In the nominations released this afternoon, Netflix came out slightly ahead, with 112 nominations compared to HBO’s 108. Those include Best Comedy nods for GLOW and Unbreakable Kimmy Schmidt, as well as Best Drama nominations for The Crown and Stranger Things.
The other big streaming services had good news, too. Hulu received 27 nominations, with last year’s Best Drama winnerThe Handmaid’s Tale up for the big award again. Handmaid’s Tale was one of the most-nominated shows overall, although its 20 nominations were just shy of Westworld‘s 21 and Game of Thrones’ 22. (These are nominations for GoT’s seventh season, which aired last summer.)
Meanwhile, Amazon’s shows received 22 nominations, including a Best Comedy nod for The Marvelous Mrs. Maisel.
The winners will be announced in a ceremony hosted by Colin Jost and Michael Che on Sept. 17.
Technology is the proverbial double-edged sword. And an experimental European research project is ensuring this axiom cuts very close to the industry’s bone indeed by applying machine learning technology to critically sift big tech’s privacy policies — to see whether AI can automatically identify violations of data protection law.
They’ve also now got support from European consumer organization BEUC — for a ‘Claudette meets GDPR‘ project — which specifically applies the tool to evaluate compliance with the EU’s General Data Protection Regulation.
Early results from this project have been released today, with BEUC saying the AI was able to automatically flag a range of problems with the language being used in tech T&Cs.
The researchers set Claudette to work analyzing the privacy policies of 14 companies in all — namely: Google, Facebook (and Instagram), Amazon, Apple, Microsoft, WhatsApp, Twitter, Uber, AirBnB, Booking, Skyscanner, Netflix, Steam and Epic Games — saying this group was selected to cover a range of online services and sectors.
And also because they are among the biggest online players and — I quote — “should be setting a good example for the market to follow”. Ehem, should.
The AI analysis of the policies was carried out in June, after the update to the EU’s data protection rules had come into force. The regulation tightens requirements on obtaining consent for processing citizens’ personal data by, for example, increasing transparency requirements — basically requiring that privacy policies be written in clear and intelligible language, explaining exactly how the data will be used, in order that people can make a genuine, informed choice to consent (or not consent).
In theory, all 15 parsed privacy policies should have been compliant with GDPR by June, as it came into force on May 25. However some tech giants are already facing legal challenges to their interpretation of ‘consent’. And it’s fair to say the law has not vanquished the tech industry’s fuzzy language and logic overnight. Where user privacy is concerned, old, ugly habits die hard, clearly.
But that’s where BEUC is hoping AI technology can help.
It says that out of a combined 3,659 sentences (80,398 words) Claudette marked 401 sentences (11.0%) as containing unclear language, and 1,240 (33.9%) containing “potentially problematic” clauses or clauses providing “insufficient” information.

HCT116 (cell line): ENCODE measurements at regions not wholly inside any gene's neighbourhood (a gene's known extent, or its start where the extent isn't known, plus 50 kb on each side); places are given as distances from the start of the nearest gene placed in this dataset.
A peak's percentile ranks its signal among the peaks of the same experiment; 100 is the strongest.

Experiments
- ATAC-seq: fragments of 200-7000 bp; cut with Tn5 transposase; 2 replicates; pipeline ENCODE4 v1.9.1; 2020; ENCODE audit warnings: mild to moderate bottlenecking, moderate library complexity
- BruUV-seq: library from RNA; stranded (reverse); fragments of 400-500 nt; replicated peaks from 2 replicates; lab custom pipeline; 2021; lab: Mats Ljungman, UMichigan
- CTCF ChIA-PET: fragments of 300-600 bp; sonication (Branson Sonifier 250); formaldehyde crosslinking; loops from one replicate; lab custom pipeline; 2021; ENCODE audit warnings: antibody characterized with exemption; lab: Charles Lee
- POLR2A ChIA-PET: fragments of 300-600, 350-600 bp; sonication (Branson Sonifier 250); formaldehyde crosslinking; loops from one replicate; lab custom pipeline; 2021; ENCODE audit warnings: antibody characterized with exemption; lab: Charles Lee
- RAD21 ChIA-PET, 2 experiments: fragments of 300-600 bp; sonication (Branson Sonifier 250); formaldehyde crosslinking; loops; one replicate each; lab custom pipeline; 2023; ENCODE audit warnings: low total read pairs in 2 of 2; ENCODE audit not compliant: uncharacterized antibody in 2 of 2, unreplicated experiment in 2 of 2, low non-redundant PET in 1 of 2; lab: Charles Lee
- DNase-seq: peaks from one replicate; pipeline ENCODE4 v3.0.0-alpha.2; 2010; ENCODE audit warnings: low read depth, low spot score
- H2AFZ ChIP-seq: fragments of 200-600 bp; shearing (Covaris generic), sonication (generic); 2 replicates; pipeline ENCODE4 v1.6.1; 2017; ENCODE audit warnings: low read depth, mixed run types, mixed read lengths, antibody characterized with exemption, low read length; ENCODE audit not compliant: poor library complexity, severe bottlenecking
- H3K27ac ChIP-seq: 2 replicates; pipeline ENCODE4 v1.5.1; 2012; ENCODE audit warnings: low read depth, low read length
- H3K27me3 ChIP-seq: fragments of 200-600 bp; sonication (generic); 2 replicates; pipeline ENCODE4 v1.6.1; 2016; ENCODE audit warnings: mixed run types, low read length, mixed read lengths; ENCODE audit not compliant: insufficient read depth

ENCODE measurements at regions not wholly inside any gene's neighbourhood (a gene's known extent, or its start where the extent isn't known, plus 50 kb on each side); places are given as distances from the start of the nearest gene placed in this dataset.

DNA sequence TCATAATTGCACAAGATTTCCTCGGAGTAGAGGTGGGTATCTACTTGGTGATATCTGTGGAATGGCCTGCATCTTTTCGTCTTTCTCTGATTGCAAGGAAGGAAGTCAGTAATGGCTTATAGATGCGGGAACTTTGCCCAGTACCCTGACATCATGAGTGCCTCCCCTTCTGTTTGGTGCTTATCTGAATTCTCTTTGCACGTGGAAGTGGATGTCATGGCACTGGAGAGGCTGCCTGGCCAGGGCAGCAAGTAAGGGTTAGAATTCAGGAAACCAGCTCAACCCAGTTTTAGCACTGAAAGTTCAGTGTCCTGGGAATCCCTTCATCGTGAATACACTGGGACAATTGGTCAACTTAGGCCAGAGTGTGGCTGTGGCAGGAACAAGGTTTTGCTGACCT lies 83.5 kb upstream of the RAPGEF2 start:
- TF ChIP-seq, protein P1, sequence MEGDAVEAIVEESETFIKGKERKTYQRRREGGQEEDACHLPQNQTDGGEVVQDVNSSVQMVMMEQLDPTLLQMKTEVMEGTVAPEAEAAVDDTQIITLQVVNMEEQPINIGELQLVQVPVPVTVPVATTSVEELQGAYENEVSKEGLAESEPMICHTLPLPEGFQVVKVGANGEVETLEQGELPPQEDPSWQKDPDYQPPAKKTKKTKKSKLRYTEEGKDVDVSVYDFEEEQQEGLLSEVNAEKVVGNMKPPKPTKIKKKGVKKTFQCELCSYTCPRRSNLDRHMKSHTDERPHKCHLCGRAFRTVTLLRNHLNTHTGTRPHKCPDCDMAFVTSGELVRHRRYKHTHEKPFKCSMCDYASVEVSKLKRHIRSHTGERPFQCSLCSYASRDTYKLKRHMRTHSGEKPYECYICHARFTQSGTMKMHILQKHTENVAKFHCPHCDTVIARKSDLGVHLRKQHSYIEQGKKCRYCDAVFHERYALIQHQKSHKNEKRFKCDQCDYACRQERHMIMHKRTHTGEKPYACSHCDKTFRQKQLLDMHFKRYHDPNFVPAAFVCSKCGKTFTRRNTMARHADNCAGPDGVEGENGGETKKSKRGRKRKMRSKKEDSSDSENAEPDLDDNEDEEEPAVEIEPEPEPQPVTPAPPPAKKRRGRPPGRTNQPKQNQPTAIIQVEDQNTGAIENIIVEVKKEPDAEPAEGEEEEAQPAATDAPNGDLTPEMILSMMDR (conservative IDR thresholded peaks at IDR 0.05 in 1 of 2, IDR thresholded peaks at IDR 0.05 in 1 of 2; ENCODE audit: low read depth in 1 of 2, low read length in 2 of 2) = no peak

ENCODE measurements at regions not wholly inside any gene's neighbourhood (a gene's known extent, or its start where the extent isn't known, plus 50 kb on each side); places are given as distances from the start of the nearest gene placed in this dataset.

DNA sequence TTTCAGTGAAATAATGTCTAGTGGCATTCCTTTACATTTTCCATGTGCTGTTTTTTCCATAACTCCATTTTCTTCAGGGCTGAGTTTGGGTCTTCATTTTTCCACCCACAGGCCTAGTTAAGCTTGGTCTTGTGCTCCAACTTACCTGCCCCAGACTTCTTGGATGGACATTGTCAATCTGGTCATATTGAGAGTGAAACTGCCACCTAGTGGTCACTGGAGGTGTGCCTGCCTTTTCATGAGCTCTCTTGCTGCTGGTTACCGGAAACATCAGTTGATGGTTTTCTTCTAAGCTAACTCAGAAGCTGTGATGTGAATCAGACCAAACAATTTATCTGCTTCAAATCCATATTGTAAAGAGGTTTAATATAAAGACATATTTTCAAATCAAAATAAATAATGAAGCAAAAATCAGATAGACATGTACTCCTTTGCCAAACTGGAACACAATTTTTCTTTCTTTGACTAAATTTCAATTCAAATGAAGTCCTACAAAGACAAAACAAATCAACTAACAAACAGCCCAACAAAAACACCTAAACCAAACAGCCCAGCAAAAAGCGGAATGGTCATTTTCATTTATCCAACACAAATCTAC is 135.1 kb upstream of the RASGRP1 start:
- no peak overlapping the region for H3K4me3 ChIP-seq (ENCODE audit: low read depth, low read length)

BEUC says identified problems include:
Not providing all the information which is required under the GDPR’s transparency obligations. “For example companies do not always inform users properly regarding the third parties with whom they share or get data from”
Policies are formulated using vague and unclear language (i.e. using language qualifiers that really bring the fuzz — such as “may”, “might”, “some”, “often”, and “possible”) — “which makes it very hard for consumers to understand the actual content of the policy and how their data is used in practice”
The bolstering of the EU’s privacy rules, with GDPR tightening the consent screw and supersizing penalties for violations, was exactly intended to prevent this kind of stuff. So it’s pretty depressing — though hardly surprising — to see the same, ugly T&C tricks continuing to be used to try to sneak consent by keeping users in the dark.
We reached out to two of the largest tech giants whose policies Claudette parsed — Google and Facebook — to ask if they want to comment on the project or its findings.
At the time of writing Facebook had not responded to our request for comment.
Commenting in a statement, Monique Goyens, BEUC’s director general, said: “A little over a month after the GDPR became applicable, many privacy policies may not meet the standard of the law. This is very concerning. It is key that enforcement authorities take a close look at this.”
The group says it will be sharing the research with EU data protection authorities, including the European Data Protection Board. And is not itself ruling out bringing legal actions against law benders.
But it’s also hopeful that automation will — over the longer term — help civil society keep big tech in legal check.
Although, where this project is concerned, it also notes that the training data-set was small — conceding that Claudette’s results were not 100% accurate — and says more privacy policies would need to be manually analyzed before policy analysis can be fully conducted by machines alone.